Sunday, November 20, 2011

Writing With Ink and Light by Shannon O'Brien

Photography is my default mode, a thought process programmed into me through several years of schooling, and 15 years of practice.
I chose it over my first instinct, writing; I went to school to be Jack Kerouac, majored in journalism and focused on the who, what, when, where, why, and how of news. I styled my articles like the question and answer formats I read in Rolling Stone. My professor told me I needed to wrap-up the stories. I couldn't simply end with the interviewee's answer.
I felt stunted in journalism. My aspirations of wild creativity were subdued by the process of learning the basics, and I was far too shortsighted to understand the importance of this. Instead, I deemed journalism as Not Creative Enough for me, and, inspired by the portraiture of Annie Leibovitz, I plunged into photojournalism. (Never mind the fact that I had never picked up a camera prior to making this decision. My decision-making process at the time was quite derivative.)

I was not a natural, but I had generous instructors, and professors who demanded excellence. And because I was studying photojournalism, I still had the opportunity to write. Once I entered the field professionally, though, writing took second place to everything else. I was a diarist at best, filling my journals with angst and heartbreak.
Six years passed before I made the decision to focus on writing again. It was an epiphany of sorts, inspired by family illness and the awareness of passing time. I loved writing. I always had. I put together my writing portfolio in my mother's hospital room as she recovered from surgery. She was skeptical of my decision to quit work and return to graduate school. She's a realist; I don't share this trait.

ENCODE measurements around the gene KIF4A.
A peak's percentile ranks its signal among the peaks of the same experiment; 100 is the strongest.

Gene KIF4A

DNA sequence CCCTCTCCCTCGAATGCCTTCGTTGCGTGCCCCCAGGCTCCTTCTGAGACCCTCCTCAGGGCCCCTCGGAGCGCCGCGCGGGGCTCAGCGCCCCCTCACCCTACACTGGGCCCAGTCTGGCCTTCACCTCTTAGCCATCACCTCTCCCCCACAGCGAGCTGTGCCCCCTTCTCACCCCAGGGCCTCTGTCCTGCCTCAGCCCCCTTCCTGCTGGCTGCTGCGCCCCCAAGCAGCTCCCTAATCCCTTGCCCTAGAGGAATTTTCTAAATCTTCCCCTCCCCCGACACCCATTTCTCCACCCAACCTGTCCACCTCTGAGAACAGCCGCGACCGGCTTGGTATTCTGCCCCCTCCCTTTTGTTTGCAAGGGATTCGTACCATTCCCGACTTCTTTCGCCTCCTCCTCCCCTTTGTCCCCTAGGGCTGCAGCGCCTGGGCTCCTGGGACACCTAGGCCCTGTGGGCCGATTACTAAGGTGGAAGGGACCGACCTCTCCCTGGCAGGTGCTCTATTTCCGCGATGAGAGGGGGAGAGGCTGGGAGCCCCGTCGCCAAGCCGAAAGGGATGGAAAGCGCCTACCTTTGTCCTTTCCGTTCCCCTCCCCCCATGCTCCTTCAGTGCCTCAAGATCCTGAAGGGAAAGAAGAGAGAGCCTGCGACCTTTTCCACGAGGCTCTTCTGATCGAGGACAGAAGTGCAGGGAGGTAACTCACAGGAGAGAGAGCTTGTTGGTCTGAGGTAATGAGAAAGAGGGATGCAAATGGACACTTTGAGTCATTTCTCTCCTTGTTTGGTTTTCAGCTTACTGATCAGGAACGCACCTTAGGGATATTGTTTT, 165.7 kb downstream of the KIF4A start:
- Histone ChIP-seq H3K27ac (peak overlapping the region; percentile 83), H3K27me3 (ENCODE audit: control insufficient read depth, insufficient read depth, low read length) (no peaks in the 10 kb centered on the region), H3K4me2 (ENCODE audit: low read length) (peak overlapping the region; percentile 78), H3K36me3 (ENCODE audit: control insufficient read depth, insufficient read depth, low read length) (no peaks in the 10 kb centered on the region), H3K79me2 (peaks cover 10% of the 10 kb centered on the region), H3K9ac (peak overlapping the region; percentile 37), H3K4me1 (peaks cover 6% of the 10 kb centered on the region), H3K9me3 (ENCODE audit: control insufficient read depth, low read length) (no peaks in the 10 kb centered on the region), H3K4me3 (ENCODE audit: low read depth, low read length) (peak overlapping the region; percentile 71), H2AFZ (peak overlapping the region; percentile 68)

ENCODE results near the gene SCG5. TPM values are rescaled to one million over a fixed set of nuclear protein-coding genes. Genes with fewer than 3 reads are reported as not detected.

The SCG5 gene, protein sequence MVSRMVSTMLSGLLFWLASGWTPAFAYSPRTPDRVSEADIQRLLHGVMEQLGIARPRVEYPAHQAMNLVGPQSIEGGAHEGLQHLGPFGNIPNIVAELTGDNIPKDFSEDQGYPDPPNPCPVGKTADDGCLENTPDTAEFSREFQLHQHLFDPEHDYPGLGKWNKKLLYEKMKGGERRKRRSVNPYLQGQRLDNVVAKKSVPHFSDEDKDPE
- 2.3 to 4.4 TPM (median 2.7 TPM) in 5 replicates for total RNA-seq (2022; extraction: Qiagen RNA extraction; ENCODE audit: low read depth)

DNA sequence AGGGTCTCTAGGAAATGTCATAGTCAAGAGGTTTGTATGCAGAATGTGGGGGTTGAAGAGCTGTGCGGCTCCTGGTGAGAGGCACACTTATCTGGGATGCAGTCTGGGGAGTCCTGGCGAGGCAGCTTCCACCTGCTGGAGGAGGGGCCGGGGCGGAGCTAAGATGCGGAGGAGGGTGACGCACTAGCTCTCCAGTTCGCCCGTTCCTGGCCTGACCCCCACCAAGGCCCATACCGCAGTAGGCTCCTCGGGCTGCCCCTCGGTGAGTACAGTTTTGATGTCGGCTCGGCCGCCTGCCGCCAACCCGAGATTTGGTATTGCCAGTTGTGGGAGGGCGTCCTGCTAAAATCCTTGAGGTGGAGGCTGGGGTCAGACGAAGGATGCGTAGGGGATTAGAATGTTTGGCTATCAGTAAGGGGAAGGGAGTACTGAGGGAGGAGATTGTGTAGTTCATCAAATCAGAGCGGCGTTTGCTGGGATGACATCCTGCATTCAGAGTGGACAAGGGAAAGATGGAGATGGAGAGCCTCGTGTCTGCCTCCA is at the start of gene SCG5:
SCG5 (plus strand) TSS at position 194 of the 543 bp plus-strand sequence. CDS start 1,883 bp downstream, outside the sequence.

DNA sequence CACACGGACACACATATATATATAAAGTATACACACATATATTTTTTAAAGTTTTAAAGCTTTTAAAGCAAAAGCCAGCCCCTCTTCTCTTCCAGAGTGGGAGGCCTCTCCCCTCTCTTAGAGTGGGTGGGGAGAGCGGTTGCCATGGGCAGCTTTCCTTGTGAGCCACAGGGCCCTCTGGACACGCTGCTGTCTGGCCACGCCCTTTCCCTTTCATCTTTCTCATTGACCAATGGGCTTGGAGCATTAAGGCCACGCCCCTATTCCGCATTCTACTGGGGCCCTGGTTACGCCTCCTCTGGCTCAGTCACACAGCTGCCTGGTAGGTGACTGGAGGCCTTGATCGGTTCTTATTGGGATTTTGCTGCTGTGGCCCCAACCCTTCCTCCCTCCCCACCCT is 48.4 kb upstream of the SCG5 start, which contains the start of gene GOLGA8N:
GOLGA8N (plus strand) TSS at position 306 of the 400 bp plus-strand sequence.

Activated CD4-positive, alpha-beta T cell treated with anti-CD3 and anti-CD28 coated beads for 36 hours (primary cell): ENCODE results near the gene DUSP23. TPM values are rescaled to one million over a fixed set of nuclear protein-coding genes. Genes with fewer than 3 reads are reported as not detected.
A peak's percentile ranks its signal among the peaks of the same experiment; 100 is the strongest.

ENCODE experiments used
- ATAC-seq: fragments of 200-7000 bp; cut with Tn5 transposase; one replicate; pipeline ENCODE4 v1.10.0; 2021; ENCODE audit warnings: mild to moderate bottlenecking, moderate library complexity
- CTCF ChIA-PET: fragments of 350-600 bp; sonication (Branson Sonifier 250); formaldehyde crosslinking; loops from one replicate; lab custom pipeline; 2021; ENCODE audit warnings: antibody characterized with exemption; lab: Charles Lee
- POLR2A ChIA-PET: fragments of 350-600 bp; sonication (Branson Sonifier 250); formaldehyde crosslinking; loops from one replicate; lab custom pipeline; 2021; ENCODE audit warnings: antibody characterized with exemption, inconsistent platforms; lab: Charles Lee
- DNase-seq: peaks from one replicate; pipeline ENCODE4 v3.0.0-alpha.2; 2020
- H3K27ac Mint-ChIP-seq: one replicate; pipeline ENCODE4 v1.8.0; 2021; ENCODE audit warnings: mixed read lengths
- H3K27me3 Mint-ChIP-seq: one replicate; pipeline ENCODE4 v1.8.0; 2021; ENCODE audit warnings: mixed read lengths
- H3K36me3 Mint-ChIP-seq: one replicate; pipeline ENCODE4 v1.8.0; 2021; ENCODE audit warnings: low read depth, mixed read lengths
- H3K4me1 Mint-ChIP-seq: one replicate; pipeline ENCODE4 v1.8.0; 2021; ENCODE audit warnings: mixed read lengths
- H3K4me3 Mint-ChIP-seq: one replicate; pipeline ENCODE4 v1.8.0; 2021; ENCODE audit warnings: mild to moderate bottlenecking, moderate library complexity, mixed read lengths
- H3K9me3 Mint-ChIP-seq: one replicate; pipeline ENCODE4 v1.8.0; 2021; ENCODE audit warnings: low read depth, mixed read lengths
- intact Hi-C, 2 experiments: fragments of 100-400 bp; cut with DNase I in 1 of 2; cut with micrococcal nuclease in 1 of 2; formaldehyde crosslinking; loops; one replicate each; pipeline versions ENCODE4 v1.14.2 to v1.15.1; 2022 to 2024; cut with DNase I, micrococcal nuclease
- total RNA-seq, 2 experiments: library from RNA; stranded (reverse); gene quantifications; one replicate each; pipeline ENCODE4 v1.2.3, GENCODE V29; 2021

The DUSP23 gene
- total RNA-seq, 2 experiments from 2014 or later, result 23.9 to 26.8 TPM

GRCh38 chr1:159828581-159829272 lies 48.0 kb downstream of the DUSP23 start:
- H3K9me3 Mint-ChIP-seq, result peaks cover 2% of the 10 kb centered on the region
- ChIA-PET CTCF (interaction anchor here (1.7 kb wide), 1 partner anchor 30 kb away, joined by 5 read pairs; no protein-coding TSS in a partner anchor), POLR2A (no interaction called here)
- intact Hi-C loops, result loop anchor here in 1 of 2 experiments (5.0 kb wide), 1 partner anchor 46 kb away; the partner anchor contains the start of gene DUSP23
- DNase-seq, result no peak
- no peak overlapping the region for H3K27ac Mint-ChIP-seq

As I made my way through writing workshops with professors who later became some of my favorite people, I discovered how little I knew about writing and language. I was not a natural at this either, it turned out, but I adored every moment of making the effort to improve. And one skill I had that helped me a bit was the skill of observation, thanks to my immersion in photography.

That's not to say I don't miss a million beautiful things every day as I rush from one place to another. There's so much to take in and so much to tune out. But when I'm writing essays or news stories, I know that texture is added by choosing the right details, so I pay close attention to scenes I'm writing about, something I also do when I'm taking pictures. And I know careful word selection is similar to a carefully composed photograph; deciding what to leave in or what to crop out can change the tenor of it all.

*All photos copyright Shannon O'Brien
Shannon O'Brien graduated from FAU with an MFA in creative nonfiction.  She lives in the Land of Lincoln, where she writes and takes pictures for the University of Illinois Springfield Alumni Association. Her work can be viewed at

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